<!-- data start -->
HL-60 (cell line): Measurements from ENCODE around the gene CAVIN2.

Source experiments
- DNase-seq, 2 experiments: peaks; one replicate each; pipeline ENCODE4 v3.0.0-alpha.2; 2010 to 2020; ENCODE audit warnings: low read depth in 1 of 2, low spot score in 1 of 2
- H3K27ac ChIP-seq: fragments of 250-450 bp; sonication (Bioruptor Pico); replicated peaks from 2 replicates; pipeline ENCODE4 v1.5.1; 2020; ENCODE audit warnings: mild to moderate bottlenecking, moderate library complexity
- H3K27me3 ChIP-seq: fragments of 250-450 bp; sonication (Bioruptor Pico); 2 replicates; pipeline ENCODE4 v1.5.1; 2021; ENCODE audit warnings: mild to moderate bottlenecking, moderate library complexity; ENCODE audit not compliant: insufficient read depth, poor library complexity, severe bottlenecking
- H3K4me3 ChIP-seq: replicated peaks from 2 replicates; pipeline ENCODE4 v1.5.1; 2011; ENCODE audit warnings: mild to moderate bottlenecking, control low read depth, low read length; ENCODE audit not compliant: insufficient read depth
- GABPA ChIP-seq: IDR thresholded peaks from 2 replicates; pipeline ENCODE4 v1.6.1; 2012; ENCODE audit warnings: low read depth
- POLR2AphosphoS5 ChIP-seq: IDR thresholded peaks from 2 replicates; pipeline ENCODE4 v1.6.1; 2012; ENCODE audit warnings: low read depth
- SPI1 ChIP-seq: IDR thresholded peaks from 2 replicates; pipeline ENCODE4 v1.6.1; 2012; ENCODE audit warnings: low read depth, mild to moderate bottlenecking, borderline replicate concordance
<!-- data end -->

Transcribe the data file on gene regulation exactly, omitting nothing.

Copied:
HL-60 (cell line): Measurements from ENCODE around the gene CAVIN2.

Source experiments
- DNase-seq, 2 experiments: peaks; one replicate each; pipeline ENCODE4 v3.0.0-alpha.2; 2010 to 2020; ENCODE audit warnings: low read depth in 1 of 2, low spot score in 1 of 2
- H3K27ac ChIP-seq: fragments of 250-450 bp; sonication (Bioruptor Pico); replicated peaks from 2 replicates; pipeline ENCODE4 v1.5.1; 2020; ENCODE audit warnings: mild to moderate bottlenecking, moderate library complexity
- H3K27me3 ChIP-seq: fragments of 250-450 bp; sonication (Bioruptor Pico); 2 replicates; pipeline ENCODE4 v1.5.1; 2021; ENCODE audit warnings: mild to moderate bottlenecking, moderate library complexity; ENCODE audit not compliant: insufficient read depth, poor library complexity, severe bottlenecking
- H3K4me3 ChIP-seq: replicated peaks from 2 replicates; pipeline ENCODE4 v1.5.1; 2011; ENCODE audit warnings: mild to moderate bottlenecking, control low read depth, low read length; ENCODE audit not compliant: insufficient read depth
- GABPA ChIP-seq: IDR thresholded peaks from 2 replicates; pipeline ENCODE4 v1.6.1; 2012; ENCODE audit warnings: low read depth
- POLR2AphosphoS5 ChIP-seq: IDR thresholded peaks from 2 replicates; pipeline ENCODE4 v1.6.1; 2012; ENCODE audit warnings: low read depth
- SPI1 ChIP-seq: IDR thresholded peaks from 2 replicates; pipeline ENCODE4 v1.6.1; 2012; ENCODE audit warnings: low read depth, mild to moderate bottlenecking, borderline replicate concordance